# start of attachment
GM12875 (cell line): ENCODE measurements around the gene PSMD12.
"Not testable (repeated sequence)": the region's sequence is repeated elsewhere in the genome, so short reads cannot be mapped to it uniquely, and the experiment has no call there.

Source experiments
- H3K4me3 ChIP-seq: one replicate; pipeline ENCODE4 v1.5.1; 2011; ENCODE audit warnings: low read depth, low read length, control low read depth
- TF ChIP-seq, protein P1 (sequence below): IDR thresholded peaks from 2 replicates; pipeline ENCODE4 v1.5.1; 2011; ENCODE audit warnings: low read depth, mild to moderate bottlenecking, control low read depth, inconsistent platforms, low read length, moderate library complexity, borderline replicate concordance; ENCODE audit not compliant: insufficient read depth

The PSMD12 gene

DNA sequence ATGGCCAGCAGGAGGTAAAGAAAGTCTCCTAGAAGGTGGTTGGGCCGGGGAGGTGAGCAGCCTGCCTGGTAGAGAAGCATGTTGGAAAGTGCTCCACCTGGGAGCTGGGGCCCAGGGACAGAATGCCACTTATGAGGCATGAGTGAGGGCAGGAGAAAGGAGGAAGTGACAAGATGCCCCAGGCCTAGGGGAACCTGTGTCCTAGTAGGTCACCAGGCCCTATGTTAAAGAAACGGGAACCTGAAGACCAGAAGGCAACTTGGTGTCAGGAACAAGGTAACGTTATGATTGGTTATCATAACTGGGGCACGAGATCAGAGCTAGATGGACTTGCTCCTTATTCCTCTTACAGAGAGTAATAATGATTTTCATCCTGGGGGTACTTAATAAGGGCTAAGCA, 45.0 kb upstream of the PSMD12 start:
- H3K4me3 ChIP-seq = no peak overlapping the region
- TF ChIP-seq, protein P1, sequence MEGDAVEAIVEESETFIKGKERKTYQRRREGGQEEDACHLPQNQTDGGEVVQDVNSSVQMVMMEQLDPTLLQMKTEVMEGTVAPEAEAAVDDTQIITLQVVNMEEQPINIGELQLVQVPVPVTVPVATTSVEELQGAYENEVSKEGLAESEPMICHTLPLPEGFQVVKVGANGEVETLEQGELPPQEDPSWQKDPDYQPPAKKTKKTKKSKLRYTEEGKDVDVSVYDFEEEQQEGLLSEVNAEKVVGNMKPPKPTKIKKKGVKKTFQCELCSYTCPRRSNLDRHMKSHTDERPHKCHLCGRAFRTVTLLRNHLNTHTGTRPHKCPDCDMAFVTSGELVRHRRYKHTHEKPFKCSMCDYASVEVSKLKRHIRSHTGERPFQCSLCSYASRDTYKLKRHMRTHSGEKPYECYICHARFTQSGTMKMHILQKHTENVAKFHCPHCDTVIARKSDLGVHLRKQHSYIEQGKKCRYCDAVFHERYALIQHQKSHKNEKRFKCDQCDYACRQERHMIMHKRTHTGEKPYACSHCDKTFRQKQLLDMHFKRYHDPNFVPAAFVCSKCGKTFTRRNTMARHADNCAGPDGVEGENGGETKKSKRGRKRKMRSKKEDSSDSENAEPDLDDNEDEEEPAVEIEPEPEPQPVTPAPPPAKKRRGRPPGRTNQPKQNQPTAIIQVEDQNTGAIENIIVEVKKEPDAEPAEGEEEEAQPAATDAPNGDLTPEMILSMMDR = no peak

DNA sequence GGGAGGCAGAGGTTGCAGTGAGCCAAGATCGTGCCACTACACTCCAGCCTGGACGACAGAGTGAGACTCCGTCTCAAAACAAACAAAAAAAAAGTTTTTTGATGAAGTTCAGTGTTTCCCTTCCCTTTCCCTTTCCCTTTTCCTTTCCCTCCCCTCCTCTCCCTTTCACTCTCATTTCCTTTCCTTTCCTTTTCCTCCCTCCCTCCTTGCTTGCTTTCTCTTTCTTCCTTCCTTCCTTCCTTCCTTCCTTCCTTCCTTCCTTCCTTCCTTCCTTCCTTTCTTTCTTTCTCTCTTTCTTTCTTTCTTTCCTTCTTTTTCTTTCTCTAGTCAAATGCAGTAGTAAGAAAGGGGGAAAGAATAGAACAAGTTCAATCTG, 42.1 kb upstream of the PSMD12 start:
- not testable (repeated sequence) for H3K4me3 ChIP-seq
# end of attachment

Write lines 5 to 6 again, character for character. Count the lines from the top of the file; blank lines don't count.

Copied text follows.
- TF ChIP-seq, protein P1 (sequence below): IDR thresholded peaks from 2 replicates; pipeline ENCODE4 v1.5.1; 2011; ENCODE audit warnings: low read depth, mild to moderate bottlenecking, control low read depth, inconsistent platforms, low read length, moderate library complexity, borderline replicate concordance; ENCODE audit not compliant: insufficient read depth

The PSMD12 gene